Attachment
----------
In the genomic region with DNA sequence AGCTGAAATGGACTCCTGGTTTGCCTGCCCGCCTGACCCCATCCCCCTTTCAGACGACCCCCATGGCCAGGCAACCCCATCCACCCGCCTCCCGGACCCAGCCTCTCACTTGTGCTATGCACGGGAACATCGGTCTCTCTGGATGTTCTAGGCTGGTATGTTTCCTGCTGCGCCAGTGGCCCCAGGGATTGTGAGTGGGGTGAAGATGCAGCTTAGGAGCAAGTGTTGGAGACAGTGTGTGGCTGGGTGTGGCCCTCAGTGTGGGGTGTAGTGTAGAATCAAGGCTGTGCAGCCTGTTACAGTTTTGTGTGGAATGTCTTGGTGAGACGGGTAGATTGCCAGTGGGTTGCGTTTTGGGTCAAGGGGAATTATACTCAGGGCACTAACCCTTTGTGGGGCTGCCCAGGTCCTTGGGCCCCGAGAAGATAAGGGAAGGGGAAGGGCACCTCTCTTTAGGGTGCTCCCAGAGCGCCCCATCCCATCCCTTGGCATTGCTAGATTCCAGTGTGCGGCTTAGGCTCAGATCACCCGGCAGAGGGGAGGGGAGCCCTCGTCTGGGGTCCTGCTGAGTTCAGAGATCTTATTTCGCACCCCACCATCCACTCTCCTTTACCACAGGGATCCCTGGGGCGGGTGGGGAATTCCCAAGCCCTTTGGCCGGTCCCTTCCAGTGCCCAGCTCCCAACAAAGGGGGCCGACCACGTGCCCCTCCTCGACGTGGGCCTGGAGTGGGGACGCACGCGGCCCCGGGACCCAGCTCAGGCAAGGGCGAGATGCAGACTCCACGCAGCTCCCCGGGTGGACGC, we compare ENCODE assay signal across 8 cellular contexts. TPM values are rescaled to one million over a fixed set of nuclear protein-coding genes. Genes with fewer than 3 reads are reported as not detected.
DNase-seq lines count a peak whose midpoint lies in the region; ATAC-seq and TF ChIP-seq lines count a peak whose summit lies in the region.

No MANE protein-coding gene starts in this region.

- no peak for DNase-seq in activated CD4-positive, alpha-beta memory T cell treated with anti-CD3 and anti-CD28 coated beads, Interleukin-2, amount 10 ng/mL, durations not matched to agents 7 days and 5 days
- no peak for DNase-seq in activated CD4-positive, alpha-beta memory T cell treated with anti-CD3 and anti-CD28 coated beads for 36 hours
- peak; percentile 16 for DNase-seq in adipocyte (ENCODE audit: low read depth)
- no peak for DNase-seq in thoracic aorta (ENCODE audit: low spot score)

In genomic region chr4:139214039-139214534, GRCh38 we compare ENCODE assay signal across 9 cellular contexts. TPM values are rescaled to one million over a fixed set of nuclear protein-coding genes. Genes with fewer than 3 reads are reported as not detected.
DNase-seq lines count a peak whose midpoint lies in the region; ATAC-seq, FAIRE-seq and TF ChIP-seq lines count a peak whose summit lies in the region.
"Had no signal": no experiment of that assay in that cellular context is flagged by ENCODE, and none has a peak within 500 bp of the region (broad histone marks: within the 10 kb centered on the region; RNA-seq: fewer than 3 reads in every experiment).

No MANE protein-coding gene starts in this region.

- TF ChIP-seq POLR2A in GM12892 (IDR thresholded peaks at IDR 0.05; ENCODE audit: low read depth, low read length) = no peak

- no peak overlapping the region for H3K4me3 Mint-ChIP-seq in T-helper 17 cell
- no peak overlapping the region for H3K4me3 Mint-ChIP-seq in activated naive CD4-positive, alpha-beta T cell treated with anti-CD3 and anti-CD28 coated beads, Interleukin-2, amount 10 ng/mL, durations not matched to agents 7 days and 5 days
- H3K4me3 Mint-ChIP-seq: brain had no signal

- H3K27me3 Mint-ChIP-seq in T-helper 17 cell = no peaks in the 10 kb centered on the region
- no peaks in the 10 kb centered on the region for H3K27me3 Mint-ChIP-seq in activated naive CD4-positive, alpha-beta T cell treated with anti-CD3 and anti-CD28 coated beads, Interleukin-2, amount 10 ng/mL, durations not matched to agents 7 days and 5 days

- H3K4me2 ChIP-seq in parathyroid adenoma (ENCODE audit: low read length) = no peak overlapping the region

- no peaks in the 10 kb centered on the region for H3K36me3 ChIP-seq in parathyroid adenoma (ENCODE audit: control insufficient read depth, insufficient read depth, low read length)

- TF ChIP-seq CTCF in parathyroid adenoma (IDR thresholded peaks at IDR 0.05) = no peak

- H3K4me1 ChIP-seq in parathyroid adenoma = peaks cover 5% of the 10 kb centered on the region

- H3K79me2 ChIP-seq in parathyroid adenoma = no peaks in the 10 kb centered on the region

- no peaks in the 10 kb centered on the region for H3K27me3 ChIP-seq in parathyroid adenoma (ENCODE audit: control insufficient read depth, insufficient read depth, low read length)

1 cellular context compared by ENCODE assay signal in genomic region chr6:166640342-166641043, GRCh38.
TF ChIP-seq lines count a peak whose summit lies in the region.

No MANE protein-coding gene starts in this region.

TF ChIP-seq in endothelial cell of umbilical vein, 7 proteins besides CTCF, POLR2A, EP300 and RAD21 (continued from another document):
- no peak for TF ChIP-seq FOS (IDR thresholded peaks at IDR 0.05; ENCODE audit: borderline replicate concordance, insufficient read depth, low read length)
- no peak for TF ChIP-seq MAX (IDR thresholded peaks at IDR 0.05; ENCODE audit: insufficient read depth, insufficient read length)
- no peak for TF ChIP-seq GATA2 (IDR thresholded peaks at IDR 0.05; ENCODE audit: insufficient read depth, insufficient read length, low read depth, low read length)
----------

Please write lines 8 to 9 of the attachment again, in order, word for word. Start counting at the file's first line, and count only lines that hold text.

In genomic region chr4:139214039-139214534, GRCh38 we compare ENCODE assay signal across 9 cellular contexts. TPM values are rescaled to one million over a fixed set of nuclear protein-coding genes. Genes with fewer than 3 reads are reported as not detected.
DNase-seq lines count a peak whose midpoint lies in the region; ATAC-seq, FAIRE-seq and TF ChIP-seq lines count a peak whose summit lies in the region.